A parting thought – our Physio First QAP scheme is not to be feared. The analyses that has been done already as part of the first and second ever round of QAP assessment demonstrates that the vast majority of members who collect data through our Data for Impact scheme, are awarded QAP status.
Even more than that, if any member struggles to reach the baseline, our whole Physio First education strategy is there to support them as it now exists “to support our members towards and within our Physio First Quality Assured Practitioner scheme”. That is all the courses we run, our annual conference, our quarterly journal In Touch and our R & D subcommittee. No one has to fail – at the very worst, one just has to wait a little until one’s clinical outcomes reach the baseline and we are all there to support you!
Finally, we are developing a long list of FAQs about our QAP scheme that will develop to answer any question you may have, but above all to reassure all members that our Physio First QAP scheme is ours – and we intend to use it to promote the interests of our members – and that is guaranteed!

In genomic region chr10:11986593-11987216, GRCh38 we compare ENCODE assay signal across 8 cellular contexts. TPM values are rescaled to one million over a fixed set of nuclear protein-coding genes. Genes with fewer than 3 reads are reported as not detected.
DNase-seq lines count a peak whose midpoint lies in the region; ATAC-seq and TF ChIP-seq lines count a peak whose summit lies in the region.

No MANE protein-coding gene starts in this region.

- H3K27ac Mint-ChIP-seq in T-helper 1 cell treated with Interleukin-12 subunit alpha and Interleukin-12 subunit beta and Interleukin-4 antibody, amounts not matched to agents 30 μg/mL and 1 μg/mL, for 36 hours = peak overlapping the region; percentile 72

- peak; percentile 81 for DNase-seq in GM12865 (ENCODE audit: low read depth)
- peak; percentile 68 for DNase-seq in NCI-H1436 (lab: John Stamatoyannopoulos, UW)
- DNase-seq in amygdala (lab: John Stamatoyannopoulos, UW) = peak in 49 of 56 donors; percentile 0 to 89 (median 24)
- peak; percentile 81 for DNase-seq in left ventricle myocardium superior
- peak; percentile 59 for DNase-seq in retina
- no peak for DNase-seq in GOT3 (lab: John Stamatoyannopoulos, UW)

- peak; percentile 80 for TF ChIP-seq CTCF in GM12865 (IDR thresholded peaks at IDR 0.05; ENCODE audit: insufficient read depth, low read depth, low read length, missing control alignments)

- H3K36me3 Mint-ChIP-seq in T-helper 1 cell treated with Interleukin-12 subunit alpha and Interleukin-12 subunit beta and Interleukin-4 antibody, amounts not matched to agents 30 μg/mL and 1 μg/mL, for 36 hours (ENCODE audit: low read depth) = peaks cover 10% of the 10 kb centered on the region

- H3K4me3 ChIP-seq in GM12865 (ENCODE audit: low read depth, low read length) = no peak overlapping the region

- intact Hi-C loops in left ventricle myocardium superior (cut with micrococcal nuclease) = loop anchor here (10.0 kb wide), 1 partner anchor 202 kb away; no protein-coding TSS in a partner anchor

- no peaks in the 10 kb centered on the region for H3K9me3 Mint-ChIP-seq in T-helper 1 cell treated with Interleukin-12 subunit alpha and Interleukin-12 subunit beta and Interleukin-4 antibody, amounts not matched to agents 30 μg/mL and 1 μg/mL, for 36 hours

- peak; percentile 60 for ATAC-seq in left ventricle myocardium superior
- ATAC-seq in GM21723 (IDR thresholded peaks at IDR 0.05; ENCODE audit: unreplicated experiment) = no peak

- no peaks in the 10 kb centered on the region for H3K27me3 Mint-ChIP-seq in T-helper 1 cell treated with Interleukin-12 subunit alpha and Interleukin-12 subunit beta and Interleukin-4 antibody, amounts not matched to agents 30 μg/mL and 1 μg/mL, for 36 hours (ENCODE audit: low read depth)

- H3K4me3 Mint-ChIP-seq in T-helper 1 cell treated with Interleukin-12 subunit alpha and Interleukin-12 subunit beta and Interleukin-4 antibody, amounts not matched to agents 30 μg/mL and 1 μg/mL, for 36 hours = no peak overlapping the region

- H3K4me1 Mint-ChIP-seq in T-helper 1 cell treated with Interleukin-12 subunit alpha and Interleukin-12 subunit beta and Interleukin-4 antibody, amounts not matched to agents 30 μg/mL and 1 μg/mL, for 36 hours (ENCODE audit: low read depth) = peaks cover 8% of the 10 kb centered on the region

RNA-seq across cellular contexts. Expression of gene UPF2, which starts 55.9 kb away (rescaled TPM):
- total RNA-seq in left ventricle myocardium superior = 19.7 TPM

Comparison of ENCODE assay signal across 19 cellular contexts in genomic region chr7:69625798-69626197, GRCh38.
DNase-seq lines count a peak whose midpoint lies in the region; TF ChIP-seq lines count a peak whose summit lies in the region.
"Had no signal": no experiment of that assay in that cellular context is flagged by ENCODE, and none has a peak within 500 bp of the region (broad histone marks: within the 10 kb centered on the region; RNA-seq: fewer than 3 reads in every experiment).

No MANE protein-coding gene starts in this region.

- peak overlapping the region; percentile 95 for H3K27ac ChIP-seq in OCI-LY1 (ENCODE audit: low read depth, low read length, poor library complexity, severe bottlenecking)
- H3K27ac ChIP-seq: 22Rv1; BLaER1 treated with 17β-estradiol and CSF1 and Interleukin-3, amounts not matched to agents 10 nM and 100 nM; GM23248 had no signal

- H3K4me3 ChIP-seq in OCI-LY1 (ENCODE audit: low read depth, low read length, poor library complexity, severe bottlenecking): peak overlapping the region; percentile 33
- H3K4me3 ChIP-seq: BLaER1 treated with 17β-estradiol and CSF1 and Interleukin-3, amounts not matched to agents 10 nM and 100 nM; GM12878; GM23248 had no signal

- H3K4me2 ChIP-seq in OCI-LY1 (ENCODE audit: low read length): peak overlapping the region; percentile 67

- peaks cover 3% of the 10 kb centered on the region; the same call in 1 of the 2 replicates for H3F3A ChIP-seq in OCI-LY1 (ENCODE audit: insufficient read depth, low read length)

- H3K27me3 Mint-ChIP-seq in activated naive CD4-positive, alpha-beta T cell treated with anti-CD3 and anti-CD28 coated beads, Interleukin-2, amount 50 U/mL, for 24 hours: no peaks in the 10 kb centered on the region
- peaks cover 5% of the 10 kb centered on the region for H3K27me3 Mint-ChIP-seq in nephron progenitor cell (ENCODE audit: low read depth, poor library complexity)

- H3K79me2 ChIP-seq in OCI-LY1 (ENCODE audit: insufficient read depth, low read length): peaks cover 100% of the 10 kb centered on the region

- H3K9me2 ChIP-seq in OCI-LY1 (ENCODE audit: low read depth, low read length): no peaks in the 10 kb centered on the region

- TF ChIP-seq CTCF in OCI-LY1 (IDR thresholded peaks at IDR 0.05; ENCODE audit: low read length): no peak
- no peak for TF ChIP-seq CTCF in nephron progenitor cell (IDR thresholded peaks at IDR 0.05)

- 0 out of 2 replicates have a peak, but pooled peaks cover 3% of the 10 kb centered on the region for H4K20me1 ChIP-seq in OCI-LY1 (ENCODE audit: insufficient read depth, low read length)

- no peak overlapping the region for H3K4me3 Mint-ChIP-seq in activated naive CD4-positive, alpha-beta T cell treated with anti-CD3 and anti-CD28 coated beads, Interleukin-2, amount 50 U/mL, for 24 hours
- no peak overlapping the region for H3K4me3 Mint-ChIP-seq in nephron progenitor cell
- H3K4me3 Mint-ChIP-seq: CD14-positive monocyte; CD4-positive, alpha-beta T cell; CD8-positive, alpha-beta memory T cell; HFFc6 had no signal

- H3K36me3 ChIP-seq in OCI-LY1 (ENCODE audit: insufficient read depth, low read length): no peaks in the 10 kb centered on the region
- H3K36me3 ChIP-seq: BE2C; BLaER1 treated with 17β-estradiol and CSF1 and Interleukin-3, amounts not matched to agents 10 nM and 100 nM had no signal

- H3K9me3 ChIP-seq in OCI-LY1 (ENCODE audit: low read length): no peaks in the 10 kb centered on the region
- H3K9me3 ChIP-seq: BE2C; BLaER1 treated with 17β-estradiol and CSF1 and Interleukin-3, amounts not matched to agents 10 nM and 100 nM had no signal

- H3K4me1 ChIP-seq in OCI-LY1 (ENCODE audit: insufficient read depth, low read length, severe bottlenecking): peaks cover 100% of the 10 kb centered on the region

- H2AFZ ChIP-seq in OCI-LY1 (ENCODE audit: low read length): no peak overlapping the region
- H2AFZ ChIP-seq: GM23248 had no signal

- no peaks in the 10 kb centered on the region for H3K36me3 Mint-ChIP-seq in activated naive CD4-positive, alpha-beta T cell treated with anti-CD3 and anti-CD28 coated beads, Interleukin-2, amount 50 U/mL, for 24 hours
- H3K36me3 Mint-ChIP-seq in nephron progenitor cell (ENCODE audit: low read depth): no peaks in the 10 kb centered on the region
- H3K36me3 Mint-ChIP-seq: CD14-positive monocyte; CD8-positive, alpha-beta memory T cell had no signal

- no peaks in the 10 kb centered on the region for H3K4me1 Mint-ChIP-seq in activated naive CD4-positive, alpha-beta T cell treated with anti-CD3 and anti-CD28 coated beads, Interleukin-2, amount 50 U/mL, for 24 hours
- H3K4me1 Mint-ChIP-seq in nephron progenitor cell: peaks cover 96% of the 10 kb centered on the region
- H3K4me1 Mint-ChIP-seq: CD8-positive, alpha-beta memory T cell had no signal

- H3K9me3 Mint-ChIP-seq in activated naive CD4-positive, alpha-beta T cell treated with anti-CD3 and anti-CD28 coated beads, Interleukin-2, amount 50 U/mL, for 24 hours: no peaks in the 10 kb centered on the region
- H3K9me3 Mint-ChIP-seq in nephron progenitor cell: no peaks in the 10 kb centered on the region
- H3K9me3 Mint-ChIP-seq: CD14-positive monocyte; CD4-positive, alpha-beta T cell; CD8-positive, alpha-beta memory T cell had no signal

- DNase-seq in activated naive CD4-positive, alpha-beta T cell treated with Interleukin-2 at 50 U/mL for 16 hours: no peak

Physio First's annual conference
Each day spent attending the lectures at our annual conference gives you a total of up to eight hours of CPD.
It is up to the individual delegate to justify the time spent and record what their CPD consisted of. For example, taught, discussion, reflection etc.
For more details about our conference please go to Annual conference
If a signed request is made in writing by a patient for a copy of their medical records to be sent to them (or more commonly to a solicitor or nominated intermediary) they must supplied within 40 days.
It is common for practitioners to request payment before sending copies.
There is no guidance as to what or how to charge for the copying of records other than the general advice to charge only what can be justified in terms of time and cost and that this must not exceed 50.
The law states that if there has been an amendment to the patients records within 40 days of the request, the patient has the right to view the record without charge.
Records must be retained in accordance with existing policies and current legislation.
a) Records must be retained for a minimum of 8 years after the conclusion of treatment.
b) Obstetric records must be held for 25 years.
c) Records relating to children and young people must be kept until the patients 25th birthday, or 8 years after the last entry if longer.
d) Patient records must be stored securely at all times.